The limits in your auto insurance policy are dollar amounts the insurance company will pay in benefits to you or someone else on your behalf. The declaration page of your contract will spell out what each limit is and which coverage applies.
Increasing your limits beyond what is mandatory by law is something you must consciously decide. Why would you want to? Why spend more money than you are required? Here are three things to consider.
1. The limit of liability represents how much the company will pay the party you injured. Imagine their injuries exceed the amount of coverage you have. Who pays the extra? You do—out of your pocket, your bank account, your personal assets. You could lose everything because you didn’t select a liability limit high enough. Why would the other’s injuries cost so much? Have you checked the cost of an ambulance ride, surgery, ongoing hospital care, especially if they must be kept in an intensive care unit? We’re talking thousands of dollars a day.
The limit you pick to cover others is also tied to how much you protect yourself and your passengers. It’s called uninsured/underinsured motorist bodily injury. Let’s say someone hits you but doesn’t have insurance, and they don’t have any assets to claim in a lawsuit. Your company will pay you for your injuries as if they had coverage. Are your costs to recover after an accident any less than the one you might injure?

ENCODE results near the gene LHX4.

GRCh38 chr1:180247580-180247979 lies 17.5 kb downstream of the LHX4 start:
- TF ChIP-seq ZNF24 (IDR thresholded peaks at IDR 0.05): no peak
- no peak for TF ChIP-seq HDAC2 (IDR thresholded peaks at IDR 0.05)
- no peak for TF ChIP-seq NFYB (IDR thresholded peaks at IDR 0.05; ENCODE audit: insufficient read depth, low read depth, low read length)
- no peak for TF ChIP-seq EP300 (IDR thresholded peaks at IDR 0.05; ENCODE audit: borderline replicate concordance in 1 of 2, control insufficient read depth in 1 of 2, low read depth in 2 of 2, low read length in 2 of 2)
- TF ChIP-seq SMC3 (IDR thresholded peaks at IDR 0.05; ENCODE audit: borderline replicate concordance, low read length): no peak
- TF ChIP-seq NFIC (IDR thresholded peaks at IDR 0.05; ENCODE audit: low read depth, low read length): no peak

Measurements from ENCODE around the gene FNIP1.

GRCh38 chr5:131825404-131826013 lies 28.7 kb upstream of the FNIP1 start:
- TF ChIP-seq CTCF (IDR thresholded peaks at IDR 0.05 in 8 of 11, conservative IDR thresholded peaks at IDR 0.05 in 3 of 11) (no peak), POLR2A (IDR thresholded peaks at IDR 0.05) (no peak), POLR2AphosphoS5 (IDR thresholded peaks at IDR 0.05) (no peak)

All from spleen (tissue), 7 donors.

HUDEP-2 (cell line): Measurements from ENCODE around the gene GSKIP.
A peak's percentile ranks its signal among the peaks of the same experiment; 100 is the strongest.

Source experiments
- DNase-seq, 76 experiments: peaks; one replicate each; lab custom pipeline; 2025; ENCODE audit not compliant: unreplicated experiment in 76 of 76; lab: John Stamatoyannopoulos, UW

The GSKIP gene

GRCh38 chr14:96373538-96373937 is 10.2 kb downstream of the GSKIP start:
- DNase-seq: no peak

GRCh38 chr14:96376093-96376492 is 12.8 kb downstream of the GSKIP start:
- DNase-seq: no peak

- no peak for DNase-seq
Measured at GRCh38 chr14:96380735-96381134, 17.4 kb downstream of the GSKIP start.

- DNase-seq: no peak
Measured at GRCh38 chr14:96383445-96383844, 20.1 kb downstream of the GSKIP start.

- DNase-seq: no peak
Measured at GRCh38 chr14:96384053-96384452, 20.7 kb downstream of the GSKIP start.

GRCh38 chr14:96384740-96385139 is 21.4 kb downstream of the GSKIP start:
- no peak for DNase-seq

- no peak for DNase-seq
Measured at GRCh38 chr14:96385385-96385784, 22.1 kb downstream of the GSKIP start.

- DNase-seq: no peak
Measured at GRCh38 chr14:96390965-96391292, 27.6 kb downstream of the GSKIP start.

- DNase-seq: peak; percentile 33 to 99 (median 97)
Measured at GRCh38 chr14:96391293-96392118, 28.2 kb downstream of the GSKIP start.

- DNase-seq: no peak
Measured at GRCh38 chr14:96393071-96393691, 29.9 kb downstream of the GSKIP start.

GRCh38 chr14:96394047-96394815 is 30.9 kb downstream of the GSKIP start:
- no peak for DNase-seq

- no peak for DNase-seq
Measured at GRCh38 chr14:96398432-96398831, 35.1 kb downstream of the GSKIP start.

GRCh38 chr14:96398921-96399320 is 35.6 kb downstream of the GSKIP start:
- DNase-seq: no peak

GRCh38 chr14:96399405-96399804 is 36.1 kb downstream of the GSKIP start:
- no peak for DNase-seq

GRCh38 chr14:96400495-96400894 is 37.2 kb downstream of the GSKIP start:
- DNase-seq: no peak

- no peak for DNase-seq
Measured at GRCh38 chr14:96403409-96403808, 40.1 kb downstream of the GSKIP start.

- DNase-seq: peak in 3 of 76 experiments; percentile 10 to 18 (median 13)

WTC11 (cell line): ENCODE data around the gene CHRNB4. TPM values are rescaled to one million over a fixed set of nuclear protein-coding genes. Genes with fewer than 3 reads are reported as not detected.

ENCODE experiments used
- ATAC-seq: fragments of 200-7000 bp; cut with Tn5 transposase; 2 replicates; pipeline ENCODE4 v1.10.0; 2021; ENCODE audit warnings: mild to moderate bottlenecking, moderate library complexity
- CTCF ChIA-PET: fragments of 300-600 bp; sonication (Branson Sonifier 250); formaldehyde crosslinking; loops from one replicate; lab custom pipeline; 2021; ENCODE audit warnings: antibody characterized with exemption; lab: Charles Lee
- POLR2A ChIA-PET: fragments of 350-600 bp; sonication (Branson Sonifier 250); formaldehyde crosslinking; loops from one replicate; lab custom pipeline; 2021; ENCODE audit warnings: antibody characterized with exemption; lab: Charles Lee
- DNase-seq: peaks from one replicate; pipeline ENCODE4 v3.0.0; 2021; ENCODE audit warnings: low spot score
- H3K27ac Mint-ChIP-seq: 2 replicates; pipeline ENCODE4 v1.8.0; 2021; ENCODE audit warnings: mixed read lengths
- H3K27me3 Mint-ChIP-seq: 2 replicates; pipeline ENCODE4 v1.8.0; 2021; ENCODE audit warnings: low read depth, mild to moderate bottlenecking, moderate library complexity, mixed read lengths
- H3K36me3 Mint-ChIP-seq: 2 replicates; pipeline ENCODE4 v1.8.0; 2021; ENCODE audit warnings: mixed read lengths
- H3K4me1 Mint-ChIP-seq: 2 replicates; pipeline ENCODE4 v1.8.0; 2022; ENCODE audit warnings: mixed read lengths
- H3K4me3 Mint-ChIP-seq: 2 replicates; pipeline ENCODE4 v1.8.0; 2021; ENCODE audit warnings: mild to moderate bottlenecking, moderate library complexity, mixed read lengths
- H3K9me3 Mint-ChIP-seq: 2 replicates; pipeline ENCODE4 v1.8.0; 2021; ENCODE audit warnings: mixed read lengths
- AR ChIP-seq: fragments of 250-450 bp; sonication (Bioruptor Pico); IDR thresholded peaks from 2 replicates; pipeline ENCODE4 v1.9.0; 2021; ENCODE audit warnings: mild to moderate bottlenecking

2. If you crash into someone’s property, let alone what injury you might cause them, how much will your insurance company pay for the damages? Property can be another car, truck, school bus, train, building, fence, or power pole. You get the picture. The law in Oregon says you must purchase at least $20,000 for property damage liability. Have you checked the prices of cars lately? A power pole is about $50,000 to replace if you shear it off, not to mention the loss of power to the customers the utility serves if they want to sue you for disruption. What if you rear-end someone? How much will it cost you for causing a chain reaction where you end up responsible for five automobiles?
3. Now is the hard part. With guidance from your agent, you must decide how much coverage you should have and balance it with what you can afford. Doubling your limits doesn’t mean doubling the cost. You might decide to go with a higher deductible on your collision coverage so you can afford to buy higher liability. Consider your driving habits. If you drive long distances and are always in a hurry, your driving record might reflect your tendency toward tickets and accidents. You might be especially prone to accidents and big ones. Higher limits might suit you best. If you hardly drive and are always cautious, you might get away with lower limits. Maybe you are on a fixed income and can’t afford higher than minimum limits. Your agent will help you explore all these possibilities.